Gravity-free lesson helps young students float fresh ideas Astronaut Wang Yaping wowed millions of students on Thursday when she held China’s first science lesson from space.
Wearing a blue spacesuit and appearing via video link, China’s second woman in space demonstrated physics only possible in low gravity. It was the second video class delivered from an orbit more than 300 kilometers above the Earth’s surface, with US astronaut Barbara Morgan’s 25-minute class being the first in 2007.
“We hope the class will trigger young people’s interest in space and spur their spirit of exploration,” said Yu Changxue, a senior official with the Ministry of Education.
The class, with one part held in a Beijing school with 335 student representatives from 16schools and the other held in the orbiting Tiangong-1 space module, started with a short video recorded by the three astronauts that introduced how they sleep in a standing position in bluesleeping bags, how they eat and drink from sealed bags, and how to somersault in space.
Commander Nie Haisheng made a show of crossing his legs in the air in a meditation posture– which only a martial arts master can do in the movies, but is impossible for people on Earth.
Wang smiled as she pushed Nie into the wall of the module with a gentle nudge of her hand, and went on to gulp down a floating drop of water.
“Thanks to the weightless condition, we’re all masters,” she joked.
The two then conducted a string of experiments that demonstrated how objects behave in low gravity — from a bubble of water to a spinning toy.
Wang started with a question of how astronauts measure weight in the weightless orbiter.
Nie demonstrated by measuring his weight on the special scale onboard the orbiter, which was designed on the basis of Newton’s second law of motion, or measuring the mass of an object through net force and acceleration.
Chen Yumeng, 16, a student from Beijing No 80 High School, said the water ball experiment was an eye-opening experience, as it is impossible to see on Earth.
On Earth, the effect of gravity and buoyant force will make air ascend inside water, but in low gravity, air bubbles stay inside the water, she said.
“The demonstration is too short, just 40 minutes,” Chen said. “I wished the astronauts could do more experiments up in space.”
Xiao Jianqiao, a student from Beijing No 2 High School, said he never imagined the astronauts would demonstrate objects in low gravity in such innovative ways.
“Today it’s really a joyful surprise that our Chinese astronauts did things like inject red liquid into a ball of water, making its shape stand out.”
After the experiments, astronauts also answered questions from students, including the difference between up and down in space, the recycling of water in the orbiter, space debris, the impact of a gravity-free environment on the human body and the view through windows ofTiangong-1.
“Through the front windows, we can see the Earth and many other stars, but up to now wehaven’t seen any UFOs,” Wang said in answer to a question from a fourth-grade student.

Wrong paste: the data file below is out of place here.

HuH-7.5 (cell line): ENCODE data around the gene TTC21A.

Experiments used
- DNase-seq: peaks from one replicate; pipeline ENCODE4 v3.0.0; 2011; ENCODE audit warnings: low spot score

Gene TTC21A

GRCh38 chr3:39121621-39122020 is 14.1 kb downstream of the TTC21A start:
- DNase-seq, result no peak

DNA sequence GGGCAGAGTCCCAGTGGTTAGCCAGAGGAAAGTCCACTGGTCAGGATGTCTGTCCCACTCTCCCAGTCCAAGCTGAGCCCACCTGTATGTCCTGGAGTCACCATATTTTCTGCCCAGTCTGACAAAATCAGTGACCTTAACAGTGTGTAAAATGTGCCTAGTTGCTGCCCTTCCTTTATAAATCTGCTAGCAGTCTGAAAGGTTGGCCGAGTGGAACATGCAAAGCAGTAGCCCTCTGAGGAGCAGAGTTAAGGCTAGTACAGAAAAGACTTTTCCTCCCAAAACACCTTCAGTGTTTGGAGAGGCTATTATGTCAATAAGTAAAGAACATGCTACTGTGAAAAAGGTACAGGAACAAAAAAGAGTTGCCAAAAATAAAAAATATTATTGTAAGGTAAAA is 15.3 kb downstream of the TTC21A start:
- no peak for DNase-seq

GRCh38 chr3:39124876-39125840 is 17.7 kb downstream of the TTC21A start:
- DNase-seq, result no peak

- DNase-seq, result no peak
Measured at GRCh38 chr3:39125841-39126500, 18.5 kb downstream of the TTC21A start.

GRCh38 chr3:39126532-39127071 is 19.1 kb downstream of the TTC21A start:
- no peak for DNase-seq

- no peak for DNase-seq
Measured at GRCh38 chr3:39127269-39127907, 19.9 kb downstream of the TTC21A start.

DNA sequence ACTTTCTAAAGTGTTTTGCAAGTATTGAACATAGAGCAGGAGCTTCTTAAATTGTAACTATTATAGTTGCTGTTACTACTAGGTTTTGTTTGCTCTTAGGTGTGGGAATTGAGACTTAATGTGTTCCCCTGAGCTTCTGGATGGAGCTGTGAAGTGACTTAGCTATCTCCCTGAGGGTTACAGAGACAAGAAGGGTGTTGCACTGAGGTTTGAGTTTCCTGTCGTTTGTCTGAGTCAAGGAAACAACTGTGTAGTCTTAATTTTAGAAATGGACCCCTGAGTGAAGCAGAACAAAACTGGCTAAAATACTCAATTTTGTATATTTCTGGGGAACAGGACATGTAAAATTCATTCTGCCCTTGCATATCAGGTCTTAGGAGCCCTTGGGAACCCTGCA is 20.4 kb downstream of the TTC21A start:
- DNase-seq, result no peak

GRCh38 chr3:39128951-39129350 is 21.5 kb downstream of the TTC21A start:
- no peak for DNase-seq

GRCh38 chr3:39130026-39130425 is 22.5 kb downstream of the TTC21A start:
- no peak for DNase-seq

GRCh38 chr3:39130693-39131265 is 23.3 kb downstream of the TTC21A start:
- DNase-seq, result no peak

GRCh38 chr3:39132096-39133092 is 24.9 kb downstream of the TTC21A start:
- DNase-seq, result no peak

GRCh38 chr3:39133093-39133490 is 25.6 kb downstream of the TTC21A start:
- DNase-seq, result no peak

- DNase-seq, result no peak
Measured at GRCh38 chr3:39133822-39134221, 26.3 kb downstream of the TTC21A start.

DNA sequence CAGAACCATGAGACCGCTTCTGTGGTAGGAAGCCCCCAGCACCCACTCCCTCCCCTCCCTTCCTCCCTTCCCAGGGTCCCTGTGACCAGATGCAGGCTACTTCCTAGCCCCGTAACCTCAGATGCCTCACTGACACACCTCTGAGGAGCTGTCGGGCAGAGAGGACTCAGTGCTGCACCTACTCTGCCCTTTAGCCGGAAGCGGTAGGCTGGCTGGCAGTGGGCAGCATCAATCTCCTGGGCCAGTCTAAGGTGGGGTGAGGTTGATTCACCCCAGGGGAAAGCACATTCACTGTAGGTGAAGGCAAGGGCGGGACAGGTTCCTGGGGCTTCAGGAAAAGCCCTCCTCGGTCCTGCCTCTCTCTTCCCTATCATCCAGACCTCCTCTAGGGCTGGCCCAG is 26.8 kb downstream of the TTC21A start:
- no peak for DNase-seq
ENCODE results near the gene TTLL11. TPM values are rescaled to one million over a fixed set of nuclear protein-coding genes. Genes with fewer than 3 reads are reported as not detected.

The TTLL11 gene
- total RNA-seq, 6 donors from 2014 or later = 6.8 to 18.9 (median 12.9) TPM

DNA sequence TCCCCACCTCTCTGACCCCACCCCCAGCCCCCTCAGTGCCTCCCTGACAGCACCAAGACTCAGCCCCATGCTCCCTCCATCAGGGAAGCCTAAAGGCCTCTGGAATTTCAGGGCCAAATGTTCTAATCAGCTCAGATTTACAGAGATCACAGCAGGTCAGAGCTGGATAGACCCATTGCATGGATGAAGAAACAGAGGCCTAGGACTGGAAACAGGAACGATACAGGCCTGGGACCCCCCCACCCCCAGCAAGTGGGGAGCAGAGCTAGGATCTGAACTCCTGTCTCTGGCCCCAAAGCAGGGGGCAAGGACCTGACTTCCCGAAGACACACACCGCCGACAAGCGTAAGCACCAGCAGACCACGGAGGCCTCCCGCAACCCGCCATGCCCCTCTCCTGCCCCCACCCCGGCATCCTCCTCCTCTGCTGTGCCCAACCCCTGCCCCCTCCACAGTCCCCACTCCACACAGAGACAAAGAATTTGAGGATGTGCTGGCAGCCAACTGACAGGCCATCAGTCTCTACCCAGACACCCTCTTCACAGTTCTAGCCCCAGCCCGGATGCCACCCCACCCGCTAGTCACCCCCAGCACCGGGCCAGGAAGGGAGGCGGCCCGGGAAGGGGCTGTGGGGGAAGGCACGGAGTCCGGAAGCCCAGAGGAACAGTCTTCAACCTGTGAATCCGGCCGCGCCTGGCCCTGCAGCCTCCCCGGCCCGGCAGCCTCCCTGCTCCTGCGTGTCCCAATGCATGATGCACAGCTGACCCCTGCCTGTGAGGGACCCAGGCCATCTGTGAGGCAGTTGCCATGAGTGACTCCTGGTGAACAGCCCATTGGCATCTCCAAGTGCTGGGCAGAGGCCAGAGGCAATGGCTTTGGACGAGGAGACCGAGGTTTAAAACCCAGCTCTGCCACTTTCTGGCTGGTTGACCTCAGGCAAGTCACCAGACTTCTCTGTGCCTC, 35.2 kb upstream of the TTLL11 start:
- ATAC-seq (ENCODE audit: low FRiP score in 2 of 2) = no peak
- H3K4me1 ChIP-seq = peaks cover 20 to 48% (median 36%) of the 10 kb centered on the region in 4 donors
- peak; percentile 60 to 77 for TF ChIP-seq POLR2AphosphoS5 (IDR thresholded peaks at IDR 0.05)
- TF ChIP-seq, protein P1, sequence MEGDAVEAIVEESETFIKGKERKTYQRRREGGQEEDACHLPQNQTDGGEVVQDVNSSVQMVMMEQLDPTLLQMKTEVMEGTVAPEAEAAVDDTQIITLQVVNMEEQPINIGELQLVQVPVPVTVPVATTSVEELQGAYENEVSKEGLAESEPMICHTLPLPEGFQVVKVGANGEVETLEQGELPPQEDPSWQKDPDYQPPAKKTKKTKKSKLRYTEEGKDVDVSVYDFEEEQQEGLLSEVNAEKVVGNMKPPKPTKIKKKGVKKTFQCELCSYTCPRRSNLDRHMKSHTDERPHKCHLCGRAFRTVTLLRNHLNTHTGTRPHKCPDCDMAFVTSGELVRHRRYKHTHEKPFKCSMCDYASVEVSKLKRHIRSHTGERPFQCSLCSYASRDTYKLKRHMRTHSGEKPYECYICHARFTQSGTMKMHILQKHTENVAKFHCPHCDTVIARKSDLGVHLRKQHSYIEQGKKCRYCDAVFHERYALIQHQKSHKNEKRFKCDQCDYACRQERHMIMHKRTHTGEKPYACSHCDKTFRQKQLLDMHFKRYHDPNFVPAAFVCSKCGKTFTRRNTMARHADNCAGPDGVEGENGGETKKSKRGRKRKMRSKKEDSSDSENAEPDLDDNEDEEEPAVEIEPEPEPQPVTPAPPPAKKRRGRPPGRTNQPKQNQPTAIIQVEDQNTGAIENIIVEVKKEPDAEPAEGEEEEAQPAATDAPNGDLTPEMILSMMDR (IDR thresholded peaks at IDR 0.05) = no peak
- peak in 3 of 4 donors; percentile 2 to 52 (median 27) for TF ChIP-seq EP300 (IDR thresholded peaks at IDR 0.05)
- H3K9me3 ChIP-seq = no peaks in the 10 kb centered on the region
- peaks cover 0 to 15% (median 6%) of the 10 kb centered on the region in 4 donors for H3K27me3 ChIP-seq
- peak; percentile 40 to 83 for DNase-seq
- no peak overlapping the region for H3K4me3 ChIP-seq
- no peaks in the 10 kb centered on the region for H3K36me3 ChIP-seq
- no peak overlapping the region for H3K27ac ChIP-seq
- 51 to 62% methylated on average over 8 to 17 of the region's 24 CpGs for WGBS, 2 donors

“I will tell you a wonderful phenomenon: We can see the sun rise 16 times a day, as we circle the Earth every 90 minutes,” she said.
Karl Bergquist, the administrator for international relations department at the European SpaceAgency, said events like the space lecture are very important to increase the interest andawareness of young people for space exploration.
“I am sure that there are many of the students in the audience who, today, after the lecture, are dreaming of becoming astronauts or working with space when they grow up.”
On Thursday, about 60 million students from 80,000 middle schools watched or listened to the live broadcast on TV and radio.
The video class received warm feedback from students, and experts said preparations started a year ago.
Jin Sheng, a member of an expert panel that planned the experiments, said ideas were solicited from the public.
“In a spacecraft with limited space, where supplies are measured by grams instead of kilograms, the fact the astronauts had brought 2.9 kg of teaching aids shows China has attached great importance to education,” he said.
“Listening about things differs greatly from seeing things with your own eyes. After seeing these wonderful phenomena, the children will develop interests in science and think of questions from a different angle. This is the meaning of this class.”
The Shenzhou X spacecraft, which lifted off from Jiuquan Satellite Launch Center in NorthwestChina’s Gansu province on June 11, is expected to return on Wednesday after 15 days in space.
After a successful robotic docking last week, the astronauts will conduct a manual docking.
It was followed by an experiment where she held out a small ball tied to a string. “What will happen if I let the ball go?” she asked.
The ball did not swing as it would on Earth but stayed suspended. When she pushed the ball gently, the ball moved in a circular motion, which stirred the classroom a bit.
Wang later pushed a static gyro and a moving gyro to change the way they move.
What appeared to excite students most were the experiments with water.
Wang made a film of water with a metal ring, and then a ball of water to explain how zero gravity magnified surface tension.